Confidential interviews with senior IRA figure Dolours Price have been handed over to British security forces, it has been confirmed.
The PSNI police in the north of Ireland said two detectives had e travelled to Boston to take possession of materials authorised by the United States Supreme Court.
“The officers will return to Northern Ireland to assess the material and continue with their inquiries,” a spokesman added.
It is thought the interviews may contain information which might be used by the PSNI against a number of republicans, including senior Sinn Fein figures.
Dolours was a former republican hunger-striker who became a bitter critic of Sinn Fein when the party encouraged the IRA to give up its weapons and joined a local devolved administration under British rule.
She clashed with party leader Gerry Adams in recent years over his denials that he had never been a member of the IRA.
The 62-year-old consistently had claimed that Mr Adams, now a Louth TD, had played a significant role in IRA actions, including the controversial killing of alleged informer Jean McConville.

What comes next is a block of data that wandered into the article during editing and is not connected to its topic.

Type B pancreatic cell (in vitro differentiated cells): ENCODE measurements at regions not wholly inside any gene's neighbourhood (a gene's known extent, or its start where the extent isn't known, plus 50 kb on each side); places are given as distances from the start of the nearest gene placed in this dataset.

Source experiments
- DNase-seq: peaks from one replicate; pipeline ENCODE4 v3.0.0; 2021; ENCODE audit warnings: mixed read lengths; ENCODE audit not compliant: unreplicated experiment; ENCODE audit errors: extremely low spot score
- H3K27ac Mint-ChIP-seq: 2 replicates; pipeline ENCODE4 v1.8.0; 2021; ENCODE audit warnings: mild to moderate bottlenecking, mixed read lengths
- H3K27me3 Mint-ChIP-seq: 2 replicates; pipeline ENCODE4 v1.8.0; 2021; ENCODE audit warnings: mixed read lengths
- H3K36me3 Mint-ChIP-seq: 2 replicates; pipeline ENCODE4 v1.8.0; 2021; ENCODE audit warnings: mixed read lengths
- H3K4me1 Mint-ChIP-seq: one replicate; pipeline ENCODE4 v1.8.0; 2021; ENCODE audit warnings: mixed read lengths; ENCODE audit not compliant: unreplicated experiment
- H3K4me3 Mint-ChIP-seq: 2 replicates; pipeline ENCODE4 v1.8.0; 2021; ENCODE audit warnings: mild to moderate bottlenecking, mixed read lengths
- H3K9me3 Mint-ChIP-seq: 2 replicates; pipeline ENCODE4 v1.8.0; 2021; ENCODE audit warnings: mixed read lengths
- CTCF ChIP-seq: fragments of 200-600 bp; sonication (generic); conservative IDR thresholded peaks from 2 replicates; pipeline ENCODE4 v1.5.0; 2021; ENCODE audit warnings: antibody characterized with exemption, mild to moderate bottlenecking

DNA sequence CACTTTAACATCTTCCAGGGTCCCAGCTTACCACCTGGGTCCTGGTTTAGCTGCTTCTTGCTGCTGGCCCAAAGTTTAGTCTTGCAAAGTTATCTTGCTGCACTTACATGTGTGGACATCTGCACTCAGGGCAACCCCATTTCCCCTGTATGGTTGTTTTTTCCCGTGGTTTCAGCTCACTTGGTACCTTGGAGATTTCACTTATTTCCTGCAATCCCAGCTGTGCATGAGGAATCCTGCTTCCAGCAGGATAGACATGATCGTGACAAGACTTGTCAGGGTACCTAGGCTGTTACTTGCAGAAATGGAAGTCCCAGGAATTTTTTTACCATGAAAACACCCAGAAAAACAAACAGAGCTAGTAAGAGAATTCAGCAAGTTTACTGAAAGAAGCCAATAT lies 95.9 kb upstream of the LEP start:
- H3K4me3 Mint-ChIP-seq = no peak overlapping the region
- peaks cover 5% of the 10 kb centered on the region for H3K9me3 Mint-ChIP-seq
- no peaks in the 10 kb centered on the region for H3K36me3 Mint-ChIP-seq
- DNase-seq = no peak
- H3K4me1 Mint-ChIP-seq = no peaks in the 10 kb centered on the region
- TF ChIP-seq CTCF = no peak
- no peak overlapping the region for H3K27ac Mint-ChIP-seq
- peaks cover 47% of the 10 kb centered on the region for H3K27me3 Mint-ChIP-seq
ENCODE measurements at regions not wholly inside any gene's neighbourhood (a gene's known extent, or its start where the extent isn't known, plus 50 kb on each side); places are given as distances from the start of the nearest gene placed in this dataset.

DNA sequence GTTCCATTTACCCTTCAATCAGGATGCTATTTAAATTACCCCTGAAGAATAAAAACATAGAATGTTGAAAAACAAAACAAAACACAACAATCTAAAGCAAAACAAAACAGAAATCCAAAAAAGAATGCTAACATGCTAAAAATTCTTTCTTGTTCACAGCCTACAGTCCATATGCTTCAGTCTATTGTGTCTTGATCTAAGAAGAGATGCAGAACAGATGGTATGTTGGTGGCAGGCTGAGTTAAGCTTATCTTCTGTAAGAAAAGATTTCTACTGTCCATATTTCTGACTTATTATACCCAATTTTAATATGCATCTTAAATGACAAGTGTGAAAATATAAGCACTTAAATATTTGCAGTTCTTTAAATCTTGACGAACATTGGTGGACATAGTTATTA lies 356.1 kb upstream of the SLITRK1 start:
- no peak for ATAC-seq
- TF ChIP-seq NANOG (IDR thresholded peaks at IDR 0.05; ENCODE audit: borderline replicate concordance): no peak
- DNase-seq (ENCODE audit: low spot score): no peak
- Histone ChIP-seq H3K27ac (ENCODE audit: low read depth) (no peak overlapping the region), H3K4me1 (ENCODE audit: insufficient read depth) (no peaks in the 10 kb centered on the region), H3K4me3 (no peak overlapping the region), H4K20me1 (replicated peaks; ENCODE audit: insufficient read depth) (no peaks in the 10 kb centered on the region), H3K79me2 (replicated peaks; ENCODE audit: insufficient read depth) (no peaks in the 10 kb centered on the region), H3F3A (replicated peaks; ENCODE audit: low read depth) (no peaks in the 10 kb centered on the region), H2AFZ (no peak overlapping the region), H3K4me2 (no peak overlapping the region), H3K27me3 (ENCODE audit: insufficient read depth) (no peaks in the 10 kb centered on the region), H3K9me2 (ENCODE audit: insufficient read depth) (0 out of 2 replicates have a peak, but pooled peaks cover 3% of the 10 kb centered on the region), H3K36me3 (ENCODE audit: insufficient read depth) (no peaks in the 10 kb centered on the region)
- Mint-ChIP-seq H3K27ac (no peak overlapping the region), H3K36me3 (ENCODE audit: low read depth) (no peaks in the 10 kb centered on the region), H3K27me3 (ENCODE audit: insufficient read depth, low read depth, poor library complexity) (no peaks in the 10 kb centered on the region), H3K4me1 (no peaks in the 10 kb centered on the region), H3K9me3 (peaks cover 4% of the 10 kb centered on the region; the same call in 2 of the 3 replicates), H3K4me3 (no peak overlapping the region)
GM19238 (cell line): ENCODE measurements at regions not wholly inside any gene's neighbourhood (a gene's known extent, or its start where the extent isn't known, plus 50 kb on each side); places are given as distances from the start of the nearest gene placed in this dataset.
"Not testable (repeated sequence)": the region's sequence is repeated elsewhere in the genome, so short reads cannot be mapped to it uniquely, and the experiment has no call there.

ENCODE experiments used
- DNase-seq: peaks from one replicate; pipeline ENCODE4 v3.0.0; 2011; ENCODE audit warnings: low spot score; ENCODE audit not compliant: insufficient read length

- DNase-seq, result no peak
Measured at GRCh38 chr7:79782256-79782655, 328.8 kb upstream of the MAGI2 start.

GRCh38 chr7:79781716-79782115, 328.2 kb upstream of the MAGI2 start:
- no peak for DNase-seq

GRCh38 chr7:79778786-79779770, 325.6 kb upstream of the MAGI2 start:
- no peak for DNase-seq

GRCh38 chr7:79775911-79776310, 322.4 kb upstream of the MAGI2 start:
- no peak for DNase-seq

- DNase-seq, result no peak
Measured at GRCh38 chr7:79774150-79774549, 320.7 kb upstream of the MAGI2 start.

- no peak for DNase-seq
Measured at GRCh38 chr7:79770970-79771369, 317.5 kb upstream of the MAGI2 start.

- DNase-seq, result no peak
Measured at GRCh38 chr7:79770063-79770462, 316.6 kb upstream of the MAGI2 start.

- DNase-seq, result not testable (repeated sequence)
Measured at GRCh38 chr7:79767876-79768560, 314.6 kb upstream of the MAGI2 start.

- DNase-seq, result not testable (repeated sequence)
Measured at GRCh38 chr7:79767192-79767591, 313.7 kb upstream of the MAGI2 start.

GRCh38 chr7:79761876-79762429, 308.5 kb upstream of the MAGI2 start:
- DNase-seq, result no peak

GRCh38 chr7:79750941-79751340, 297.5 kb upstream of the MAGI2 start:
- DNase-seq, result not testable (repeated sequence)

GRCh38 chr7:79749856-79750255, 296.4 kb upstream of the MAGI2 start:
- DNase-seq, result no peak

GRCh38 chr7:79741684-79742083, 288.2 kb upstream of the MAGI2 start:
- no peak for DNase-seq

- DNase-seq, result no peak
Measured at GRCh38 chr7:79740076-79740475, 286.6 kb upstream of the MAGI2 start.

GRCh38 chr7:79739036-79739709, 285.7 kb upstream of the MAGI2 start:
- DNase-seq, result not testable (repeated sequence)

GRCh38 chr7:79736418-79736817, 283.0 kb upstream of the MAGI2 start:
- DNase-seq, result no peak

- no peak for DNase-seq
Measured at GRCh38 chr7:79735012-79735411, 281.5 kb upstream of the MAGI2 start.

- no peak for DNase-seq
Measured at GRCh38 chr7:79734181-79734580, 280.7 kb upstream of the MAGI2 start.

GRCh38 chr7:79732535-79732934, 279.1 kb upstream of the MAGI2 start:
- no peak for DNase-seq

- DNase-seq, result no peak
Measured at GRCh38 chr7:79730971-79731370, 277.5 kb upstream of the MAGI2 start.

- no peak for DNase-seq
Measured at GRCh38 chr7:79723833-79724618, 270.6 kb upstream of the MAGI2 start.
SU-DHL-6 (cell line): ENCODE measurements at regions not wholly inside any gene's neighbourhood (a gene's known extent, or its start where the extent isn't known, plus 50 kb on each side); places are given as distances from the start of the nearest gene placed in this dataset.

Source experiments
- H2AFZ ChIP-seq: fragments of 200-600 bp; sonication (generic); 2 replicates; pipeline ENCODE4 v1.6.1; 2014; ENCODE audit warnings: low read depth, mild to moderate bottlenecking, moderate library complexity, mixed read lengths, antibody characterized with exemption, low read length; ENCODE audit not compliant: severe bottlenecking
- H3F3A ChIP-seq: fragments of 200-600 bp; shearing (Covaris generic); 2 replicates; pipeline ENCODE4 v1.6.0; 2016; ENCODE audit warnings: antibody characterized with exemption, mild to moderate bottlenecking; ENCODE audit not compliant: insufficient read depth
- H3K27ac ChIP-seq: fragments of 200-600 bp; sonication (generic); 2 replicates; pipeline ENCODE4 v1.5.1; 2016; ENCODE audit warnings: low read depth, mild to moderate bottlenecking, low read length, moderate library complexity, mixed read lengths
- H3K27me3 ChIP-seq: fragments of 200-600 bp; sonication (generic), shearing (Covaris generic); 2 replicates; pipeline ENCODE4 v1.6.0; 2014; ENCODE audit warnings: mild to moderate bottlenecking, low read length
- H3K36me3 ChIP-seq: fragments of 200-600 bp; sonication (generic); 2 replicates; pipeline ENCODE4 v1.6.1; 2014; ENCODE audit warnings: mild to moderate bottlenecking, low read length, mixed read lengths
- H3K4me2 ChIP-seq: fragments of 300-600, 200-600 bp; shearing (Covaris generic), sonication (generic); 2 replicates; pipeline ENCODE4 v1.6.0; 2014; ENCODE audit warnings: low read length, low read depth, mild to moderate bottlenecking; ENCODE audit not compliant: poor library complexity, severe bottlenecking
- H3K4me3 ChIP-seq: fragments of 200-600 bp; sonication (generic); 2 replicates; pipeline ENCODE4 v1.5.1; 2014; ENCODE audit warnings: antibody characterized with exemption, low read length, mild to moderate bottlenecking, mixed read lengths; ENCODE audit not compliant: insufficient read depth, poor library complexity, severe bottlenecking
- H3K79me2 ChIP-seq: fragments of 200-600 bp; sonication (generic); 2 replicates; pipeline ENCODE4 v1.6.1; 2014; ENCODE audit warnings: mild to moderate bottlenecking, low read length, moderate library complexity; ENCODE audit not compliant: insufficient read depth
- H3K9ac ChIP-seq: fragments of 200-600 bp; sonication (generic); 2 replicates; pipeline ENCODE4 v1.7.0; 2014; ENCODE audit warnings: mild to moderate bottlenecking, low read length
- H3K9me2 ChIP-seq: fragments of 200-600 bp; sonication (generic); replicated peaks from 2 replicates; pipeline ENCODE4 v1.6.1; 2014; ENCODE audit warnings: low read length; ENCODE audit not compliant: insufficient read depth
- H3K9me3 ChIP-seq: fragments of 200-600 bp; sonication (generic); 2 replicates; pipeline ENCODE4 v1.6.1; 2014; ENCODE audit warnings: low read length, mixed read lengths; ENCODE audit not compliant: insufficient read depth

She who died in January amid a trans-Atlantic legal battle over her interviews and after a long battle with post-traumatic stress disorder and depression.
The allegations are among those believed to be contained in an interview with Irish ‘researchers’ Anthony McIntyre and Ed Moloney, who were hired for the purpose by the American university.
The recordings were started in 2001 and were made on the condition that confidentiality would be guaranteed until after the death of the republicans and loyalists who took part.
McIntyre and Moloney failed to block the release of the tapes after the PSNI launched a high profile legal challenge to obtain the testimony. However, they said the eleven interviews which were ordered to be released to the PSNI are of limited value, and significantly reduced from a previous demand for 85 interviews.
The PSNI’s move to take possession of the tapes this weekend appeared designed to pre-empt a new legal challenge based on an internal British police report which found bias in the handling of historical cases by the PSNI’s Historical Enquiries Team (HET).
The Policing Board in the North has said it has no confidence in the leadership of the HET Team on foot of the damning report, which found British soldiers had received preferential treatment from investigators.
In a statement on Saturday, Moloney and McIntyre urged the Dublin and London governments “to suspend all criminal and non-criminal inquiries into the past until agreement has been reached by all parties on a credible way forward and a mechanism to deal with the past has been created in such a way that it commands widespread confidence and support”.